The White House has said the “war on coal” is over, but policy experts argue President Donald Trump’s legacy won’t be preserved unless the U.S. withdraws from the Paris climate agreement.
Competitive Enterprise Institute (CEI) senior fellows Chris Horner and Marlo Lewis published a paper Wednesday arguing President Barack Obama joined the Paris agreement in 2016 by ignoring the U.S. Constitution to make his climate policies immune to legal challenges.
“President Obama didn’t honor his constitutional responsibility to get advice and consent of the Senate,” Lewis told The Daily Caller News Foundation.
Lewis said Obama should have submitted the Paris agreement to the Senate for approval. The Obama administration argued the Paris agreement did not need Senate approval because it was an extension of the United Nations Framework Convention on Climate Change, which was ratified in the 1990s.
Paris meets the State Department’s criteria to be called a “treaty by virtue of its costs and risks, ambition compared to predecessor climate treaties, dependence on subsequent legislation by Congress, intent to affect state laws, U.S. historic practice with regard to multilateral environmental agreements,” reads Horner and Lewis’s report.
“The Agreement endangers America’s capacity for self-government,” reads the report. “It empowers one administration to make legislative commitments for decades to come, without congressional authorization, and regardless of the outcome of future elections.”
Obama didn’t seek congressional approval because he knew it would be “dead on arrival” in a Republican-controlled Senate openly hostile to the Paris agreement, Lewis said.
The Obama administration also argued because the emissions targets for each Paris agreement signatory were voluntary, relying solely on domestic policies. Obama pledged to cut greenhouse gas emissions 26 to 28 percent by 2025.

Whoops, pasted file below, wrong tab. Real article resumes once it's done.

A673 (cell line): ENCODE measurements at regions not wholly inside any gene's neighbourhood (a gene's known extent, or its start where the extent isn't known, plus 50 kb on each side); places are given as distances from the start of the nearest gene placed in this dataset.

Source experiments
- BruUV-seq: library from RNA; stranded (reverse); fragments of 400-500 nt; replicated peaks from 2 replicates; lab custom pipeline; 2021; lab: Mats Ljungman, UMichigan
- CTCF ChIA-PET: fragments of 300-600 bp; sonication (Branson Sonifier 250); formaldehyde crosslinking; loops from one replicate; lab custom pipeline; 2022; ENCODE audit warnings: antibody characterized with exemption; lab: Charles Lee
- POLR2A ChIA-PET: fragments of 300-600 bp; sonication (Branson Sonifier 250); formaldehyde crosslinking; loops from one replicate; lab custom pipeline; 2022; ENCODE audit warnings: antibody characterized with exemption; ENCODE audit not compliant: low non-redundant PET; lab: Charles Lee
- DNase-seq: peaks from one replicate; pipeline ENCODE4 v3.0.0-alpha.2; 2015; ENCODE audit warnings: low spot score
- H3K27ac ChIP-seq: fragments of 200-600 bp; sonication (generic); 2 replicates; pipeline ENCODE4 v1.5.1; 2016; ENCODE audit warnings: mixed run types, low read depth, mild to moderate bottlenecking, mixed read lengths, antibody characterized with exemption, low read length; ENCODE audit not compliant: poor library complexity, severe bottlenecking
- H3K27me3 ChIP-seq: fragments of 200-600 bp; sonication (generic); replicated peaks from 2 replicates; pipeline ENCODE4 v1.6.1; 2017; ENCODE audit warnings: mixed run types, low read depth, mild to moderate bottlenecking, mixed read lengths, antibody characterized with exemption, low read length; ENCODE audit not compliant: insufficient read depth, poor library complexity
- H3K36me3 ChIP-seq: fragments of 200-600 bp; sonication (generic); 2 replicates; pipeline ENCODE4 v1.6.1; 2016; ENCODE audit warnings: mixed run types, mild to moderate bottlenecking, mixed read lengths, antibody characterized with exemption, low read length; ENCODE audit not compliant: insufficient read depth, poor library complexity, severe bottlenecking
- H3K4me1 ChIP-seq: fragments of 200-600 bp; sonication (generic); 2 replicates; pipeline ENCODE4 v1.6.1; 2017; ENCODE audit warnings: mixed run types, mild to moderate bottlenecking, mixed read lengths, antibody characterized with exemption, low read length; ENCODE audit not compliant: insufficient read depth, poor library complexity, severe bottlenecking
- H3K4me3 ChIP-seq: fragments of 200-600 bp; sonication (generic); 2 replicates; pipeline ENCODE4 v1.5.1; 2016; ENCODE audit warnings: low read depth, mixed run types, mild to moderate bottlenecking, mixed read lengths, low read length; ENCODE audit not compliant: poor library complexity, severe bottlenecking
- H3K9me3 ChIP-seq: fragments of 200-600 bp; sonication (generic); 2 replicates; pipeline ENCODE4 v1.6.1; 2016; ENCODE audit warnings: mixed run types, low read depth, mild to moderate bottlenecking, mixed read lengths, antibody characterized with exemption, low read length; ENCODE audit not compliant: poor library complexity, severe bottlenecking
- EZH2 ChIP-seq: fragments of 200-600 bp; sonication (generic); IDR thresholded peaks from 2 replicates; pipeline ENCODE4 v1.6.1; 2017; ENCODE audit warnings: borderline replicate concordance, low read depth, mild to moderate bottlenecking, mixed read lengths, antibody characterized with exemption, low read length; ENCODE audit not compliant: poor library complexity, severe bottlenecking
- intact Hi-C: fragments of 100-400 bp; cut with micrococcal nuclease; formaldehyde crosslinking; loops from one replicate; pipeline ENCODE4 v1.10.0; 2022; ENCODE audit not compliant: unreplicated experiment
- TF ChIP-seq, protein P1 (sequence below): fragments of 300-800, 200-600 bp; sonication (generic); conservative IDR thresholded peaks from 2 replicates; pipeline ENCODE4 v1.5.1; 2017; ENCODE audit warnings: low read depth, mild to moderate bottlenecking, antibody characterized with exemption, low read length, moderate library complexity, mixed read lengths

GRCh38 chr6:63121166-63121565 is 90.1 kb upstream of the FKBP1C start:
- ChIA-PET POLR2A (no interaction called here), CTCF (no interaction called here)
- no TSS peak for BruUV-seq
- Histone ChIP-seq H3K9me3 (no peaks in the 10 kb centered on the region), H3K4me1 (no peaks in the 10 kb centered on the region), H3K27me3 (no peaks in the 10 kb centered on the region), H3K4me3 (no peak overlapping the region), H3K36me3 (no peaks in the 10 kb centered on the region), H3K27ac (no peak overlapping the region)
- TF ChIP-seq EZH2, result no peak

But policies Obama put in place to comply with the Paris agreement only got the U.S. about 51 percent of the way there, meaning more legislation and regulations would be needed — another reason Lewis said Paris meets the definition of a treaty.
“This treaty is designed to expand every government’s control over private energy-related capital,” Lewis said, adding that Obama wanted to use Paris to make his “domestic energy policies immune to legal challenges.”
“There is no way on Earth an executive can reorganize the economy for the next 35 years,” Lewis said.
Horner and Lewis’s paper comes as the Trump administration decides whether or not to stay in the Paris agreement, possibly by weakening Obama’s pledge to the UN.
President Donald Trump promised to “cancel” the Paris agreement while on the campaign trail, but his close advisers and cabinet members are split on whether or not to keep that promise.
White House chief strategist Steve Bannon and EPA Administrator Scott Pruitt support withdrawal from Paris. Ivanka Trump, her husband Jared Kushner, Secretary of State Rex Tillerson and Energy Secretary Rick Perry support remaining in the Paris agreement.
Officials met Thursday to hash out an official position on Paris, and administration lawyers met Monday to discuss the legal implications of remaining in the Paris agreement at the request of Ivanka Trump.
Some Republican lawmakers have joined the fray, pushing for Trump to stay in the Paris agreement and use the diplomatic leverage to get international financing for clean coal technology.
Corporations from Starbucks to ExxonMobil to Cloud Peak Energy, a coal company, have all backed staying in the agreement — albeit all for different reasons.
Recent reports suggest Trump is leaning towards leaving Paris, but nothing is certain until the president officially takes a position sometime in May.
CEI wants Trump to ditch Paris, and the think tank has launched two ad campaigns urging the president to honor his campaign promise.
“If Trump wants to preserve his legacy, America can’t stay in an agreement that’s designed to bankrupt the fossil fuel industry,” Lewis said.
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